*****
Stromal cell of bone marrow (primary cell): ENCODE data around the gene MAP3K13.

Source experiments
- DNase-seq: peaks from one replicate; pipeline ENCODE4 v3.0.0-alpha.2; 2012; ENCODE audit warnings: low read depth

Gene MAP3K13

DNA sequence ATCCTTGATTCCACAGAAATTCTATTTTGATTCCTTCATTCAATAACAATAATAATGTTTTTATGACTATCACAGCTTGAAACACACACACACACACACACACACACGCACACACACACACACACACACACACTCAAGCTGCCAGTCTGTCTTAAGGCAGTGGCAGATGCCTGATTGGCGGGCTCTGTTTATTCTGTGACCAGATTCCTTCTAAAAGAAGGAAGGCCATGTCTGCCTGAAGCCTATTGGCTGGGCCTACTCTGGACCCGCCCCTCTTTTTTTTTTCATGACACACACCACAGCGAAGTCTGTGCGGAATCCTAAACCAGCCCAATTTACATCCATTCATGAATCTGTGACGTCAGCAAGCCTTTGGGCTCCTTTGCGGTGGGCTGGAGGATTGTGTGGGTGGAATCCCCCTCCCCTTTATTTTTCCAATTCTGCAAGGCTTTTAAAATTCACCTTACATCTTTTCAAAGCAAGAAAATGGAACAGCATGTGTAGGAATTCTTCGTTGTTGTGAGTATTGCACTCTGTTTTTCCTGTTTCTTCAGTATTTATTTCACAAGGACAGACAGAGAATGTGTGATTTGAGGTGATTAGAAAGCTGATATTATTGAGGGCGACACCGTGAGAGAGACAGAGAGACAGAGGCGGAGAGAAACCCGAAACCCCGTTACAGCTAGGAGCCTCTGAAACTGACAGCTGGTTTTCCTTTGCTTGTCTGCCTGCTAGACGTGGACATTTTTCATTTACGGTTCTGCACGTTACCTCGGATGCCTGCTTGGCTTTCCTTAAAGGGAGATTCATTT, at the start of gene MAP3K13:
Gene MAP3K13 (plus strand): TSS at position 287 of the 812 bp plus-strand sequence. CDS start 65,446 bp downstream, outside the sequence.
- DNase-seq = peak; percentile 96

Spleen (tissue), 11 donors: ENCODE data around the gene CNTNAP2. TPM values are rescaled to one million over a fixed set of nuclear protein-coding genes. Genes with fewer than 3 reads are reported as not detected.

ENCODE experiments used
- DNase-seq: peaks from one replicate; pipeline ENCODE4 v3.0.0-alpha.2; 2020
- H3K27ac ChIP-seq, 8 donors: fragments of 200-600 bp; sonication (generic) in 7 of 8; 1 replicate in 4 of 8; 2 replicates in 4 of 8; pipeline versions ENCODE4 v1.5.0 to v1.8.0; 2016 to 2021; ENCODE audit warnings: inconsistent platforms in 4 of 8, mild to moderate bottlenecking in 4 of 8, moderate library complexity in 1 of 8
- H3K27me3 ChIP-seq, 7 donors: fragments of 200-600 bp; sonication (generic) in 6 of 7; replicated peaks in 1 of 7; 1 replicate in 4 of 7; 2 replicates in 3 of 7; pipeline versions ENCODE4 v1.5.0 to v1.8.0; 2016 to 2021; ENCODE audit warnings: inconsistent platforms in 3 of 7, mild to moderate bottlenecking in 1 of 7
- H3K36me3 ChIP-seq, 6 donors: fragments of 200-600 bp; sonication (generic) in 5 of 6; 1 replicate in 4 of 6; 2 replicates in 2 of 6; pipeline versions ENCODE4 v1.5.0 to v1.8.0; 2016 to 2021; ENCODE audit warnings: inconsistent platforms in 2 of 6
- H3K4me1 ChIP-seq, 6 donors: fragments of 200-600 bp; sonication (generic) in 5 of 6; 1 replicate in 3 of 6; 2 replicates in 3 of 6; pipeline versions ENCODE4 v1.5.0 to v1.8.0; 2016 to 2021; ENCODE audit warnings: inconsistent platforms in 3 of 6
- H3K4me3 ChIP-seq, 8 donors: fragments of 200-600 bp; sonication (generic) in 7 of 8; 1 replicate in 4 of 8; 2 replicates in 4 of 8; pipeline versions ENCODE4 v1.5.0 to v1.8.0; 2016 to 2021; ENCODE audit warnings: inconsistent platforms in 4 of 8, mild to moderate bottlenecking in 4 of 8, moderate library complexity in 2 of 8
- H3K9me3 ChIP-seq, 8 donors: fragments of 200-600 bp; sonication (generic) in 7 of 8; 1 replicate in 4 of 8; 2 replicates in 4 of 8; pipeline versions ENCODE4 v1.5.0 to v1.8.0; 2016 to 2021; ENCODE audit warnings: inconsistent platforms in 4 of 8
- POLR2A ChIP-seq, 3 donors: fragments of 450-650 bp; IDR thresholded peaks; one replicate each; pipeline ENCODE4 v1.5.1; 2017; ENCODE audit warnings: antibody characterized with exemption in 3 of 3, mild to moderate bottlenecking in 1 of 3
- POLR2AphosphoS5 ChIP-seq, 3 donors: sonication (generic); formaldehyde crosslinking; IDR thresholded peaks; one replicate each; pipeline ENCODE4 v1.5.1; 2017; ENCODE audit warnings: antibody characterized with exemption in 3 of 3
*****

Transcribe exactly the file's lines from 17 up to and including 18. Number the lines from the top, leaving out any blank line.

- POLR2A ChIP-seq, 3 donors: fragments of 450-650 bp; IDR thresholded peaks; one replicate each; pipeline ENCODE4 v1.5.1; 2017; ENCODE audit warnings: antibody characterized with exemption in 3 of 3, mild to moderate bottlenecking in 1 of 3
- POLR2AphosphoS5 ChIP-seq, 3 donors: sonication (generic); formaldehyde crosslinking; IDR thresholded peaks; one replicate each; pipeline ENCODE4 v1.5.1; 2017; ENCODE audit warnings: antibody characterized with exemption in 3 of 3